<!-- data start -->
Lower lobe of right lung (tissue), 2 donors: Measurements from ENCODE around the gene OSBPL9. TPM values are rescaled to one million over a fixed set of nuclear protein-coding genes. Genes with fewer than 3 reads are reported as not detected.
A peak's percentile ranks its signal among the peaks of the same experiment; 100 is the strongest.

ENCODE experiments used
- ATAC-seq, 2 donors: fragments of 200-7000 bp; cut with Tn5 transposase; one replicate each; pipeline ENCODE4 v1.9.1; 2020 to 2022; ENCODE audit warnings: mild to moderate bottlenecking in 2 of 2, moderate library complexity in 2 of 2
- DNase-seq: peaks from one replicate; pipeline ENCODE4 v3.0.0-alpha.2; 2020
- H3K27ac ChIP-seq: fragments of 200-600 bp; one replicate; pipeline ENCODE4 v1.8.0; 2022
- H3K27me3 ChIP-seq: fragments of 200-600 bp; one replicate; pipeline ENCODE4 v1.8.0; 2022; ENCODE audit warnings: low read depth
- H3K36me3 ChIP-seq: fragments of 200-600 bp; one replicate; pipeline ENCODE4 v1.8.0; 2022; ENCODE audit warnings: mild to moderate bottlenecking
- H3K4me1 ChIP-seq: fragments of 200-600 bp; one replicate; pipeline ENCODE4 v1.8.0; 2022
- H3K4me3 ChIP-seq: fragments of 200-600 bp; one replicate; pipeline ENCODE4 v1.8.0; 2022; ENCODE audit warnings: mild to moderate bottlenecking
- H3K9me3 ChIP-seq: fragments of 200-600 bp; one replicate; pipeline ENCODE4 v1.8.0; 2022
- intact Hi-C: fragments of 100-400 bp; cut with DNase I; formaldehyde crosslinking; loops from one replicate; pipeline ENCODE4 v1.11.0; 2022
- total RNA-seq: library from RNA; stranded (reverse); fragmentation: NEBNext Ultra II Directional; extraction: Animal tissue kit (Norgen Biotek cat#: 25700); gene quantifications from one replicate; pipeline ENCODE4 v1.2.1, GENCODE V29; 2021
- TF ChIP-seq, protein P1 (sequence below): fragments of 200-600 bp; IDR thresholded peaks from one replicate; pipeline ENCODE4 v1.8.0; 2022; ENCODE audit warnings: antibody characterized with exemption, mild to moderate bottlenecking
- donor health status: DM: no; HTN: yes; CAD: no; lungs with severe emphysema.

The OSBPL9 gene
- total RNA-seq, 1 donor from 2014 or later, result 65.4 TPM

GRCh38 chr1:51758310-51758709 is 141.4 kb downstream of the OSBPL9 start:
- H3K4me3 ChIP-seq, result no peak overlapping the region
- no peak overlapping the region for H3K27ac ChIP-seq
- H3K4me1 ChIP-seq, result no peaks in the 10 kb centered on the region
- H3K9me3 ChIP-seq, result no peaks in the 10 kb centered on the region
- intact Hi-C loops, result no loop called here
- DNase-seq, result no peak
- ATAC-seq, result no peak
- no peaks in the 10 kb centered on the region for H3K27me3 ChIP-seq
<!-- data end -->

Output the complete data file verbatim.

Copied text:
Lower lobe of right lung (tissue), 2 donors: Measurements from ENCODE around the gene OSBPL9. TPM values are rescaled to one million over a fixed set of nuclear protein-coding genes. Genes with fewer than 3 reads are reported as not detected.
A peak's percentile ranks its signal among the peaks of the same experiment; 100 is the strongest.

ENCODE experiments used
- ATAC-seq, 2 donors: fragments of 200-7000 bp; cut with Tn5 transposase; one replicate each; pipeline ENCODE4 v1.9.1; 2020 to 2022; ENCODE audit warnings: mild to moderate bottlenecking in 2 of 2, moderate library complexity in 2 of 2
- DNase-seq: peaks from one replicate; pipeline ENCODE4 v3.0.0-alpha.2; 2020
- H3K27ac ChIP-seq: fragments of 200-600 bp; one replicate; pipeline ENCODE4 v1.8.0; 2022
- H3K27me3 ChIP-seq: fragments of 200-600 bp; one replicate; pipeline ENCODE4 v1.8.0; 2022; ENCODE audit warnings: low read depth
- H3K36me3 ChIP-seq: fragments of 200-600 bp; one replicate; pipeline ENCODE4 v1.8.0; 2022; ENCODE audit warnings: mild to moderate bottlenecking
- H3K4me1 ChIP-seq: fragments of 200-600 bp; one replicate; pipeline ENCODE4 v1.8.0; 2022
- H3K4me3 ChIP-seq: fragments of 200-600 bp; one replicate; pipeline ENCODE4 v1.8.0; 2022; ENCODE audit warnings: mild to moderate bottlenecking
- H3K9me3 ChIP-seq: fragments of 200-600 bp; one replicate; pipeline ENCODE4 v1.8.0; 2022
- intact Hi-C: fragments of 100-400 bp; cut with DNase I; formaldehyde crosslinking; loops from one replicate; pipeline ENCODE4 v1.11.0; 2022
- total RNA-seq: library from RNA; stranded (reverse); fragmentation: NEBNext Ultra II Directional; extraction: Animal tissue kit (Norgen Biotek cat#: 25700); gene quantifications from one replicate; pipeline ENCODE4 v1.2.1, GENCODE V29; 2021
- TF ChIP-seq, protein P1 (sequence below): fragments of 200-600 bp; IDR thresholded peaks from one replicate; pipeline ENCODE4 v1.8.0; 2022; ENCODE audit warnings: antibody characterized with exemption, mild to moderate bottlenecking
- donor health status: DM: no; HTN: yes; CAD: no; lungs with severe emphysema.

The OSBPL9 gene
- total RNA-seq, 1 donor from 2014 or later, result 65.4 TPM

GRCh38 chr1:51758310-51758709 is 141.4 kb downstream of the OSBPL9 start:
- H3K4me3 ChIP-seq, result no peak overlapping the region
- no peak overlapping the region for H3K27ac ChIP-seq
- H3K4me1 ChIP-seq, result no peaks in the 10 kb centered on the region
- H3K9me3 ChIP-seq, result no peaks in the 10 kb centered on the region
- intact Hi-C loops, result no loop called here
- DNase-seq, result no peak
- ATAC-seq, result no peak
- no peaks in the 10 kb centered on the region for H3K27me3 ChIP-seq